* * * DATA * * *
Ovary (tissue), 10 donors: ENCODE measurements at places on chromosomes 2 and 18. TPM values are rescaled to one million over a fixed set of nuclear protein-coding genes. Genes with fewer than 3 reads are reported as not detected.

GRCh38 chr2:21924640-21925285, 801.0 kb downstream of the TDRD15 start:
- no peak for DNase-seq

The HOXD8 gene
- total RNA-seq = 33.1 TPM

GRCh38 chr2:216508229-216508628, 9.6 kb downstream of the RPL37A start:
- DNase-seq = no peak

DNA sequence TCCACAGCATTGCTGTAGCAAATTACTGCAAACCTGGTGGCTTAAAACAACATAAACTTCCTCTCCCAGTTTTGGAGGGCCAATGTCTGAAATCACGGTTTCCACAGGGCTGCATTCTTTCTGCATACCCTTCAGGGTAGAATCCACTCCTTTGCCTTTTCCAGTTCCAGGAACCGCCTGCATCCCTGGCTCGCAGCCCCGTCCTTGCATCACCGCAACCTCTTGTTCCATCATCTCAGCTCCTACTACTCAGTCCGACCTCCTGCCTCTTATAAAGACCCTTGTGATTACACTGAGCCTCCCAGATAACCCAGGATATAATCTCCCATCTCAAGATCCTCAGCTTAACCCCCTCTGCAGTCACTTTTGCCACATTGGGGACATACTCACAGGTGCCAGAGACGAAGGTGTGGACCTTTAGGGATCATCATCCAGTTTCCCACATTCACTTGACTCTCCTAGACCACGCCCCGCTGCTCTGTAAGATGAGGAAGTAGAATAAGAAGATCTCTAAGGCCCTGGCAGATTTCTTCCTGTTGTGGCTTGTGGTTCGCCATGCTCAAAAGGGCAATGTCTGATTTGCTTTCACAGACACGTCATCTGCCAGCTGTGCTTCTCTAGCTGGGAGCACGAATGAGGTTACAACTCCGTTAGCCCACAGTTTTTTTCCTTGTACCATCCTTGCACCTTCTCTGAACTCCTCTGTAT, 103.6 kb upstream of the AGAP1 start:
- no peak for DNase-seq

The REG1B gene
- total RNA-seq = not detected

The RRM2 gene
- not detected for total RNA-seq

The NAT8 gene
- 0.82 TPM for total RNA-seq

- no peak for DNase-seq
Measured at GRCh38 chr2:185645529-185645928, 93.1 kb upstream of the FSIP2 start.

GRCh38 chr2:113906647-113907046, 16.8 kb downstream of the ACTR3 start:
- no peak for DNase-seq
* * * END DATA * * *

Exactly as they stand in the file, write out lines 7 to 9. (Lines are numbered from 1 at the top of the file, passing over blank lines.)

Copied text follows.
- DNase-seq = no peak

DNA sequence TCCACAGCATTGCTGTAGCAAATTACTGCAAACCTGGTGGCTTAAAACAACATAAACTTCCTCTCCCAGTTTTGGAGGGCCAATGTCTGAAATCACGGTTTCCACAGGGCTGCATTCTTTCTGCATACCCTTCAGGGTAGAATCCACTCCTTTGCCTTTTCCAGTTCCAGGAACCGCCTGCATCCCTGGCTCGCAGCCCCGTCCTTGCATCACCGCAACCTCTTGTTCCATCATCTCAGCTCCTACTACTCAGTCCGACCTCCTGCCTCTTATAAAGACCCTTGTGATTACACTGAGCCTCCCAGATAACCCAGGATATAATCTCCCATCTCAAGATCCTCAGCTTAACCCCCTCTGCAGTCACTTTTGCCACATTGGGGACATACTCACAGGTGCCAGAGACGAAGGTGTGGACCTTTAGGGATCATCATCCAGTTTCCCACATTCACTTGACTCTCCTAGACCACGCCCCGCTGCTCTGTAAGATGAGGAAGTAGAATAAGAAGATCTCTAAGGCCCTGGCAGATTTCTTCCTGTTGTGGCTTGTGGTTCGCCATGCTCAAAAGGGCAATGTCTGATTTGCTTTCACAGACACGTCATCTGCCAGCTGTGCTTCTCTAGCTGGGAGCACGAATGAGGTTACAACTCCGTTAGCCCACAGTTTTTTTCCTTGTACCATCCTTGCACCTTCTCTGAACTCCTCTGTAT, 103.6 kb upstream of the AGAP1 start:
- no peak for DNase-seq